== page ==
A campaign which highlights the risks of ‘legal highs’has been launched by James Brokenshire, Minister for Crime Prevention.
The theme of the campaign, ‘Crazy Chemist’ warns young people that just because a substance is advertised as ‘legal’ does not mean it is safe.
The campaign will be run in partnership with the National Union of Students (NUS). Posters and postcards will be distributed in university student unions across the country from Freshers week and welfare officers will be supplied with information and leaflets on the harms of so called ‘legal highs’ to help any students seeking further information.
James Brokenshire, Minister for Crime Prevention said:
“The legal highs market is changing. Unscrupulous drug dealers constantly try to get around the law by peddling chemicals, which are often harmful, to young people.
“Through this campaign we want to send a clear message to anyone tempted to try a new drug, that just because something is advertised as ‘legal’ does not mean it is safe and it may already be banned. There is increasing evidence that substances sold as ‘legal highs’ often contain harmful illegal drugs.”
Ben Whittaker, National Union of Students said:
“NUS has serious concerns around the classification of these drugs and their attributed name ‘legal highs’ – evidently, without clear information and guidance students are left in a much more vulnerable position.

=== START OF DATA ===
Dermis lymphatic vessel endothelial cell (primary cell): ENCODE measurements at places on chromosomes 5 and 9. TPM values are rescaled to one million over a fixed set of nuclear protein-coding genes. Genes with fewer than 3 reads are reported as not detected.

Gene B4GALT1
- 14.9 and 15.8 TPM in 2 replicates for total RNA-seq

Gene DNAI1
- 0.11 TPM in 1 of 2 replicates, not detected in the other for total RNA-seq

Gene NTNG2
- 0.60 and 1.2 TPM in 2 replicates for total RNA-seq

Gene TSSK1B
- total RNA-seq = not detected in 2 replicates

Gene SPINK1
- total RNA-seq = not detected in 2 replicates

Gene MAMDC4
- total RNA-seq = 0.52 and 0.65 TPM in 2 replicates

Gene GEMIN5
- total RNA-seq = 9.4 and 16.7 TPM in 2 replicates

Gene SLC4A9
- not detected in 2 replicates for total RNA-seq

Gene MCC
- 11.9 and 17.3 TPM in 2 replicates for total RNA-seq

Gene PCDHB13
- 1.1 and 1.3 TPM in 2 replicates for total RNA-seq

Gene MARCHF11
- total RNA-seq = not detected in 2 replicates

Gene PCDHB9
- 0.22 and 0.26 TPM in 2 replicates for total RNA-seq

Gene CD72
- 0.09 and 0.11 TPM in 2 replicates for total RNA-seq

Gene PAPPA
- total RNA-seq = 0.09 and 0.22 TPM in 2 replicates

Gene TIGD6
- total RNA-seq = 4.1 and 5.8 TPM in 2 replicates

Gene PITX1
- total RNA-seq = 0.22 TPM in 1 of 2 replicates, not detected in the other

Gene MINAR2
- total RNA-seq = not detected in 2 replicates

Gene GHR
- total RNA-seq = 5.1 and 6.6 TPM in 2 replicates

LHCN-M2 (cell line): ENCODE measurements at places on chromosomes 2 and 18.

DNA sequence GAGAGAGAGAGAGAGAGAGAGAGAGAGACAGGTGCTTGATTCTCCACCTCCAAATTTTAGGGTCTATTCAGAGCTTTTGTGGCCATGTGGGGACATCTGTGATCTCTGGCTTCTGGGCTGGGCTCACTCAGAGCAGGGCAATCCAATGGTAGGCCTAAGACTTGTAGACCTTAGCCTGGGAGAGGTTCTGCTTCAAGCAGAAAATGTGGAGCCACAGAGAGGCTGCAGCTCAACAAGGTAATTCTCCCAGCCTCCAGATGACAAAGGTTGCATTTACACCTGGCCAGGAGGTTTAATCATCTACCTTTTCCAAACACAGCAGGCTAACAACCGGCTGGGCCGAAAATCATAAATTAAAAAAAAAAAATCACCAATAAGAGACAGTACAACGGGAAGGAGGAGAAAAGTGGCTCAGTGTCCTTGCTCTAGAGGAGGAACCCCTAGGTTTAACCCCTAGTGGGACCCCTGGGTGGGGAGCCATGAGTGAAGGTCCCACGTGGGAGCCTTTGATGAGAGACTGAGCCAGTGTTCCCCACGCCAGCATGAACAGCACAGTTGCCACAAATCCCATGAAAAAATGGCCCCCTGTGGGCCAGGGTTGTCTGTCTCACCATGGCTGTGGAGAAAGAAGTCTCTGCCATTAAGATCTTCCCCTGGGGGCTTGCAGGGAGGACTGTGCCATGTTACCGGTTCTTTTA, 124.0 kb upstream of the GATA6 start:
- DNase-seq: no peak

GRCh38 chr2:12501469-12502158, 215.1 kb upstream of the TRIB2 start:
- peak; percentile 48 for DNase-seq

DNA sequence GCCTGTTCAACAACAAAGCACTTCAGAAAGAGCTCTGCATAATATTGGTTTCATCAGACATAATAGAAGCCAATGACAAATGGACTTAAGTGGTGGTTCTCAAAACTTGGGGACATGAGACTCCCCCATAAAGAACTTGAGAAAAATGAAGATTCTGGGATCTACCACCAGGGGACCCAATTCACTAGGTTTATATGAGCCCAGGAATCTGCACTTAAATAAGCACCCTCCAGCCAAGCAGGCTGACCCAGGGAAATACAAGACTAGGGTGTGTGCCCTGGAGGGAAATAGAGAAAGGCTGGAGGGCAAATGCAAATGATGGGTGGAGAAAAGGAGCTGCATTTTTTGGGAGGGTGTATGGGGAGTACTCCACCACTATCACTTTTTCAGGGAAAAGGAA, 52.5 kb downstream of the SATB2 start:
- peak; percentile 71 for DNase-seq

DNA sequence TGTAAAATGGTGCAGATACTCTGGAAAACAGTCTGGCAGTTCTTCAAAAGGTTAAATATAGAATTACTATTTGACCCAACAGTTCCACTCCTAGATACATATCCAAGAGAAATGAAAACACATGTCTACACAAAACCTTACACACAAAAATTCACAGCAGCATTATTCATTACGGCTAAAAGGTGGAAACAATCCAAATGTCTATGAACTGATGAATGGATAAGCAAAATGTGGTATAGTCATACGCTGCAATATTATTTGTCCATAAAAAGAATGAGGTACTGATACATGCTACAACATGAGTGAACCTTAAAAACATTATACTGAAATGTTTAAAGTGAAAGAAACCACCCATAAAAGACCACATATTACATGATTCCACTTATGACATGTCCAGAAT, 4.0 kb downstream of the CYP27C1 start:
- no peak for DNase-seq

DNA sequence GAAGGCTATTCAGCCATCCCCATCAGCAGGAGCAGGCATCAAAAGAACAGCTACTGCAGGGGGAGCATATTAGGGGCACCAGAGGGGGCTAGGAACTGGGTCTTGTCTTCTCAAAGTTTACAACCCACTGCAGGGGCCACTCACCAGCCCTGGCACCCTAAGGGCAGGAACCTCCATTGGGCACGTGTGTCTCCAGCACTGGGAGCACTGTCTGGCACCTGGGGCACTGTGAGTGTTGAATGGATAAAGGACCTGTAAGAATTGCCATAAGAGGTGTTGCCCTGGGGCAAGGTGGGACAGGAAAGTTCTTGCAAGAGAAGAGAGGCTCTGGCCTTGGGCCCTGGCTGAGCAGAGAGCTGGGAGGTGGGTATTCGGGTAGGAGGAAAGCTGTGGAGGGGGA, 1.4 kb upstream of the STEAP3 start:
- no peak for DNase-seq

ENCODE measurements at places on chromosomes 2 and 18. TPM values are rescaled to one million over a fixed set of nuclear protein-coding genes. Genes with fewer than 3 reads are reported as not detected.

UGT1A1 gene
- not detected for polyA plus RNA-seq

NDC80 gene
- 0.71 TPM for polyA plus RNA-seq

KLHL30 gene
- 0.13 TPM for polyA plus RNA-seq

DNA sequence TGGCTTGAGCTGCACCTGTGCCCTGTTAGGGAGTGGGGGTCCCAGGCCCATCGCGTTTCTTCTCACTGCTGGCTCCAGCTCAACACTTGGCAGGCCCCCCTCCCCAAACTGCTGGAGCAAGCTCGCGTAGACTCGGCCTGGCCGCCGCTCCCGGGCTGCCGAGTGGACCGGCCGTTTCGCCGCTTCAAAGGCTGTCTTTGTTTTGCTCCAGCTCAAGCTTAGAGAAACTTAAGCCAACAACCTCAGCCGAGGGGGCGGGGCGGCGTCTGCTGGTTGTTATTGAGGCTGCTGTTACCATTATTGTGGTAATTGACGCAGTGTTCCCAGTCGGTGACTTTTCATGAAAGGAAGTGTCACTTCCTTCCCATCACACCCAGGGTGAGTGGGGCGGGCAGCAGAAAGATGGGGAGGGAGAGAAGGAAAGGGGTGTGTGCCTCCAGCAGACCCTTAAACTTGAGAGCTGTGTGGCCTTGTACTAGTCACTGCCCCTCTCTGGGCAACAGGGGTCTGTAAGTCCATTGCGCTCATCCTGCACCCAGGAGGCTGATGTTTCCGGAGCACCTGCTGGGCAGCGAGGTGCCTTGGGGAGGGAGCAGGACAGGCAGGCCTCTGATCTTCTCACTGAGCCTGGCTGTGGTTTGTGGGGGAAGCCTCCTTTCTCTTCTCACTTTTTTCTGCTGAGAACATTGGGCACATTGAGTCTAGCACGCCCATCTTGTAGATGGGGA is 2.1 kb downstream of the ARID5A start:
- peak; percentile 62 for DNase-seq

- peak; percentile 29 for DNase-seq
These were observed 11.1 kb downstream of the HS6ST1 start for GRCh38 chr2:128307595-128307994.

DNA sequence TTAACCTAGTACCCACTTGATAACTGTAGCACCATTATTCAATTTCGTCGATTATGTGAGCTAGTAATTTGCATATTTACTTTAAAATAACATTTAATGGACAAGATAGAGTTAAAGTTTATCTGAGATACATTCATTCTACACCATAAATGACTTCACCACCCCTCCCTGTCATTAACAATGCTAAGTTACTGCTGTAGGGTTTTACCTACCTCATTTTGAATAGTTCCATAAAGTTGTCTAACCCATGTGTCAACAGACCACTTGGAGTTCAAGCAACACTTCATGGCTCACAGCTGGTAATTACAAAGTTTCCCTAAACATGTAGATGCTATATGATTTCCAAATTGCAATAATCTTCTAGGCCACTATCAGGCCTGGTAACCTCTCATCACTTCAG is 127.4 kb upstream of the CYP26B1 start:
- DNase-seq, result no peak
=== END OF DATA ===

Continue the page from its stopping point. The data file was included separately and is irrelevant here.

“We agree with the government in the importance of educating students about the dangers of so-called ‘legal highs’ and the valuable role of students’ unions as the best method of communicating accessible, student-friendly advice.
“We encourage all students to socialise safely, and if any students have concerns about themselves or their friends they should approach their students’ union or FRANK or DrugScope.”
The Home Office recently announced that new legislation will be introduced to ban emerging ‘legal highs’ for up to a year while the government’s independent scientific advisors, the Advisory Council on the Misuse of Drugs (ACMD) conduct a full review into the harms of the substance.
The new legislation will enable police to confiscate suspected substances and the UK Border Agency to seize shipments entering the country. The penalty for supply will be a maximum of 14 years in prison and an unlimited fine. Possession of a temporarily banned substance would not be a criminal offence to prevent the unnecessary criminalisation of young people.
Following advice from the ACMD the government banned naphyrone, a chemical found in the legal high branded ‘NRG1’, and its related compounds in July. The ACMD continues to monitor emerging legal highs as a priority.